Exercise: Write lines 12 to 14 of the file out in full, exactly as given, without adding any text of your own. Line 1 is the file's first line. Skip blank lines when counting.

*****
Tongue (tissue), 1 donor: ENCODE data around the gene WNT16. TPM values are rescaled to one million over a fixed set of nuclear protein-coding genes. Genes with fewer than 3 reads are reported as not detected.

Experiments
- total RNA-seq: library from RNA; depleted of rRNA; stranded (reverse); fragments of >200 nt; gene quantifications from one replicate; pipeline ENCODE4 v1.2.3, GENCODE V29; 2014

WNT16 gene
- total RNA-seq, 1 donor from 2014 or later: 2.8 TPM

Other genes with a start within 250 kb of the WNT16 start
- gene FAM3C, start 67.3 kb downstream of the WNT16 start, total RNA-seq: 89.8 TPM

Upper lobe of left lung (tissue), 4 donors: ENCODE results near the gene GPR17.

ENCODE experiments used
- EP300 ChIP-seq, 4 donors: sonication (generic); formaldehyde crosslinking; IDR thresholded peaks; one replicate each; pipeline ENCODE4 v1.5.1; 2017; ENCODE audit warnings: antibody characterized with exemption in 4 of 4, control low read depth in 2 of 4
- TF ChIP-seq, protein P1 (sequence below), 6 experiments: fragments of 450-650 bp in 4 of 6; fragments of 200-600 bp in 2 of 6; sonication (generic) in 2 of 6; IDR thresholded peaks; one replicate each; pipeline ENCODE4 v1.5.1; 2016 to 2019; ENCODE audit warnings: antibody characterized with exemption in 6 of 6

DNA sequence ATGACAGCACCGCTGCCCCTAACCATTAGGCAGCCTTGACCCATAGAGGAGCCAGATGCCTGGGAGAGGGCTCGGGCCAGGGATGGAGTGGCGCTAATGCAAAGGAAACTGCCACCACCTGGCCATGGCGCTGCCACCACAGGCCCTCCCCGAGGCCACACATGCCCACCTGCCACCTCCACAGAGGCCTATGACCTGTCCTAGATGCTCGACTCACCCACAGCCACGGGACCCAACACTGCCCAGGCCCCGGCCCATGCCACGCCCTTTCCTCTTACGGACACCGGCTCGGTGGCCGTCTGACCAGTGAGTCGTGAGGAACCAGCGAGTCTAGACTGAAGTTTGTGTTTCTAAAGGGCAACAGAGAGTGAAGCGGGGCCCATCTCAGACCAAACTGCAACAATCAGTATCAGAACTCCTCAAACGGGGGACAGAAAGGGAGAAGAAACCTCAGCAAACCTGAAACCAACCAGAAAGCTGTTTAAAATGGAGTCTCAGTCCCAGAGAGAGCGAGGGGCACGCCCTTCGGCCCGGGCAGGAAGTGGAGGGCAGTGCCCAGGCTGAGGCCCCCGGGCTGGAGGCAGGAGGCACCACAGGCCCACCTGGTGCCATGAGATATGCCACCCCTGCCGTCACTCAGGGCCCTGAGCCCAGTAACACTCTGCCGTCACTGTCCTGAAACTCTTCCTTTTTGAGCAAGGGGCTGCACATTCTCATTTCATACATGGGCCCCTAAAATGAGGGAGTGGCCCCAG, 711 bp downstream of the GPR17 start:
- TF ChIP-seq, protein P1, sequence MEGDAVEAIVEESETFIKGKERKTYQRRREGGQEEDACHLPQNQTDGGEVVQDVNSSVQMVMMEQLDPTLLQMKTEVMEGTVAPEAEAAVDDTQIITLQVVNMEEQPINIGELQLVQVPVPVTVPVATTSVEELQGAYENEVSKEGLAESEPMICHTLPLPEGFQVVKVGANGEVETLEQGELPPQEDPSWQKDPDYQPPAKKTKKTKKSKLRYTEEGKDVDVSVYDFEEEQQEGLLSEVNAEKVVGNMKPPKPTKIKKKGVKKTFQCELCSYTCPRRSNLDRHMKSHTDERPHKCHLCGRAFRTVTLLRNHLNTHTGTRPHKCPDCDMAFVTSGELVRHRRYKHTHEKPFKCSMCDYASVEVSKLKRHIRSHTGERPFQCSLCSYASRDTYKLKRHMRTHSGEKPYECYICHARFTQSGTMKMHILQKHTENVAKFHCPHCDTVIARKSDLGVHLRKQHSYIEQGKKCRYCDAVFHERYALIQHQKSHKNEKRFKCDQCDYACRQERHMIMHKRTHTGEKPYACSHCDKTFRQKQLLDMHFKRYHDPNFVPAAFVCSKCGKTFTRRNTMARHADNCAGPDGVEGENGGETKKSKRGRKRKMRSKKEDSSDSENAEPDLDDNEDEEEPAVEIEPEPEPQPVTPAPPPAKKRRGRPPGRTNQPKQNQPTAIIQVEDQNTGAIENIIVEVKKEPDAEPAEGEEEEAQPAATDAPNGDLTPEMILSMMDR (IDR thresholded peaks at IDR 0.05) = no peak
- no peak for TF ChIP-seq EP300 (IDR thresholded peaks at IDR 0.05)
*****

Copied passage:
DNA sequence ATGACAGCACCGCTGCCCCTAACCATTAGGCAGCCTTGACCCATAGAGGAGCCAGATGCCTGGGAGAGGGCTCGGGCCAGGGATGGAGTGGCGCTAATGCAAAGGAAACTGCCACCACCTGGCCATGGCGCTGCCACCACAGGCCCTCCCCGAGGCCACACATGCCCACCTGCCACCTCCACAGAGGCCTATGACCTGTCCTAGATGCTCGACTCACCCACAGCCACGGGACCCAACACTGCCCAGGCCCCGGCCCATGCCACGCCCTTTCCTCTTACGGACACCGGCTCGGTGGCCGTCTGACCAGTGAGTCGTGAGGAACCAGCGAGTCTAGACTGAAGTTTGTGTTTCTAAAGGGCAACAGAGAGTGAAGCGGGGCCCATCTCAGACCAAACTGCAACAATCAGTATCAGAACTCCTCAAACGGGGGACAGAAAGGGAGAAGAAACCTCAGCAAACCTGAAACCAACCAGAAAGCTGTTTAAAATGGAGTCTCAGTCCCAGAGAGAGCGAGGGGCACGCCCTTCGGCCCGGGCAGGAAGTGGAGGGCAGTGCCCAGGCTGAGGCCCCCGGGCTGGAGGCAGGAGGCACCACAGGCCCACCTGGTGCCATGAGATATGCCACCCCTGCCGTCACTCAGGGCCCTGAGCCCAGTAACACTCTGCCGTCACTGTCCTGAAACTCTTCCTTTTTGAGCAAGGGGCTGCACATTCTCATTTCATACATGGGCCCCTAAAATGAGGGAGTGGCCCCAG, 711 bp downstream of the GPR17 start:
- TF ChIP-seq, protein P1, sequence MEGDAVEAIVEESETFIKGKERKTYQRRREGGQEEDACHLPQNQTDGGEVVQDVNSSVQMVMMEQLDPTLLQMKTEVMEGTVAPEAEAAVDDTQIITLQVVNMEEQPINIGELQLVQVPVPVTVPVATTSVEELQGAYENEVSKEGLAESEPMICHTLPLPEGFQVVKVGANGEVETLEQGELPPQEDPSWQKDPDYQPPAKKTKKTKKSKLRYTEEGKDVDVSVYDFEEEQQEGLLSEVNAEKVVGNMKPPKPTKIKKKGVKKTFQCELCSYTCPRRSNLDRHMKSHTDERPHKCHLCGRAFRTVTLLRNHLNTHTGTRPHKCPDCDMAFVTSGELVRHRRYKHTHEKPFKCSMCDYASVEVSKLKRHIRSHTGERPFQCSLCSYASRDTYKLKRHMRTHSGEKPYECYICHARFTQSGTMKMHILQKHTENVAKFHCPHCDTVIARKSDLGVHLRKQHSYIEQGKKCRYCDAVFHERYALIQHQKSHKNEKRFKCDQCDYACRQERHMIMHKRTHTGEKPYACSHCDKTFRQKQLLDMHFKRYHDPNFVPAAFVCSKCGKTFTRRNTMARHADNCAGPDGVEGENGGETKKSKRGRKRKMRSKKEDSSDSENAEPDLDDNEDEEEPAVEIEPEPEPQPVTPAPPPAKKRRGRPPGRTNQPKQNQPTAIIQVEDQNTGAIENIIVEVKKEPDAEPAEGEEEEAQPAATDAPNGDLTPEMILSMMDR (IDR thresholded peaks at IDR 0.05) = no peak
- no peak for TF ChIP-seq EP300 (IDR thresholded peaks at IDR 0.05)